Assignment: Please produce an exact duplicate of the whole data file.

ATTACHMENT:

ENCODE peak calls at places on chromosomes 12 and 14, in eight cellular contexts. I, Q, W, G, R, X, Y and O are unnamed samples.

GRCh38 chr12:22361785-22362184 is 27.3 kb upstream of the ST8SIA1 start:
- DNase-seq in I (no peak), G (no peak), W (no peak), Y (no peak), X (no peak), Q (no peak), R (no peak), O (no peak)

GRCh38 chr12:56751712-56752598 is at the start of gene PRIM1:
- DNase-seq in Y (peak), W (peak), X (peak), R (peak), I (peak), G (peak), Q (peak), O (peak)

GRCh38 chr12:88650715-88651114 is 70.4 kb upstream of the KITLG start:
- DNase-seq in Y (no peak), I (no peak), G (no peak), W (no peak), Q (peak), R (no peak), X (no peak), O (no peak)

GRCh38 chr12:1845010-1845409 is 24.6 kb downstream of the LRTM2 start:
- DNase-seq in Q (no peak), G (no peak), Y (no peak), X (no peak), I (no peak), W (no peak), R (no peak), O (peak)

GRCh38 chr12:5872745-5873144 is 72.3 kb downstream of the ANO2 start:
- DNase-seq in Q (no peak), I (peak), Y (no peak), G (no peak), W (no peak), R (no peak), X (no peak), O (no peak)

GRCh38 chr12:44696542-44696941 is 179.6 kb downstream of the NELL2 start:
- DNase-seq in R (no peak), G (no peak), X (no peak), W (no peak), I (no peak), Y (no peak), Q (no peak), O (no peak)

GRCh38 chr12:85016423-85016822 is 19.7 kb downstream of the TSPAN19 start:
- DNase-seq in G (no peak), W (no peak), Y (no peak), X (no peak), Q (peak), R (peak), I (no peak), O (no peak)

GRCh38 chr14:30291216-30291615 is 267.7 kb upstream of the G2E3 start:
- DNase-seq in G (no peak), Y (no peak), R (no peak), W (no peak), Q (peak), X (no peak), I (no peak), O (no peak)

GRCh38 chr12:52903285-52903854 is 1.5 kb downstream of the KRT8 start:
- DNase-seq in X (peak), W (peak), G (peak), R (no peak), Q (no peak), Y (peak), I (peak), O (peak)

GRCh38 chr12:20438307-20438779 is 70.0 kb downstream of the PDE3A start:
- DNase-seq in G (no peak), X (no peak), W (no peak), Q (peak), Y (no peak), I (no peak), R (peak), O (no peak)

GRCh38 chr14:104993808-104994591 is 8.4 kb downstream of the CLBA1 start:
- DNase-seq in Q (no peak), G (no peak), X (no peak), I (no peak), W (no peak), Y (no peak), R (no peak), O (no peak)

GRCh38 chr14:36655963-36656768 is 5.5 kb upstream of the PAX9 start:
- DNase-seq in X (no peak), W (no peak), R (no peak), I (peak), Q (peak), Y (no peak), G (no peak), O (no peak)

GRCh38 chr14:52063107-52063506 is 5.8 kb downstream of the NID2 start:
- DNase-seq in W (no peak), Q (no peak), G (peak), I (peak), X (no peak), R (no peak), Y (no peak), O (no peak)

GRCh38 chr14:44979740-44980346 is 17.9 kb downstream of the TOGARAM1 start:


ENCODE peak calls at places on chromosomes 12 and 14, in eight cellular contexts. I, Q, W, G, R, X, Y and O are unnamed samples.

GRCh38 chr12:22361785-22362184 is 27.3 kb upstream of the ST8SIA1 start:
- DNase-seq in I (no peak), G (no peak), W (no peak), Y (no peak), X (no peak), Q (no peak), R (no peak), O (no peak)

GRCh38 chr12:56751712-56752598 is at the start of gene PRIM1:
- DNase-seq in Y (peak), W (peak), X (peak), R (peak), I (peak), G (peak), Q (peak), O (peak)

GRCh38 chr12:88650715-88651114 is 70.4 kb upstream of the KITLG start:
- DNase-seq in Y (no peak), I (no peak), G (no peak), W (no peak), Q (peak), R (no peak), X (no peak), O (no peak)

GRCh38 chr12:1845010-1845409 is 24.6 kb downstream of the LRTM2 start:
- DNase-seq in Q (no peak), G (no peak), Y (no peak), X (no peak), I (no peak), W (no peak), R (no peak), O (peak)

GRCh38 chr12:5872745-5873144 is 72.3 kb downstream of the ANO2 start:
- DNase-seq in Q (no peak), I (peak), Y (no peak), G (no peak), W (no peak), R (no peak), X (no peak), O (no peak)

GRCh38 chr12:44696542-44696941 is 179.6 kb downstream of the NELL2 start:
- DNase-seq in R (no peak), G (no peak), X (no peak), W (no peak), I (no peak), Y (no peak), Q (no peak), O (no peak)

GRCh38 chr12:85016423-85016822 is 19.7 kb downstream of the TSPAN19 start:
- DNase-seq in G (no peak), W (no peak), Y (no peak), X (no peak), Q (peak), R (peak), I (no peak), O (no peak)

GRCh38 chr14:30291216-30291615 is 267.7 kb upstream of the G2E3 start:
- DNase-seq in G (no peak), Y (no peak), R (no peak), W (no peak), Q (peak), X (no peak), I (no peak), O (no peak)

GRCh38 chr12:52903285-52903854 is 1.5 kb downstream of the KRT8 start:
- DNase-seq in X (peak), W (peak), G (peak), R (no peak), Q (no peak), Y (peak), I (peak), O (peak)

GRCh38 chr12:20438307-20438779 is 70.0 kb downstream of the PDE3A start:
- DNase-seq in G (no peak), X (no peak), W (no peak), Q (peak), Y (no peak), I (no peak), R (peak), O (no peak)

GRCh38 chr14:104993808-104994591 is 8.4 kb downstream of the CLBA1 start:
- DNase-seq in Q (no peak), G (no peak), X (no peak), I (no peak), W (no peak), Y (no peak), R (no peak), O (no peak)

GRCh38 chr14:36655963-36656768 is 5.5 kb upstream of the PAX9 start:
- DNase-seq in X (no peak), W (no peak), R (no peak), I (peak), Q (peak), Y (no peak), G (no peak), O (no peak)

GRCh38 chr14:52063107-52063506 is 5.8 kb downstream of the NID2 start:
- DNase-seq in W (no peak), Q (no peak), G (peak), I (peak), X (no peak), R (no peak), Y (no peak), O (no peak)

GRCh38 chr14:44979740-44980346 is 17.9 kb downstream of the TOGARAM1 start: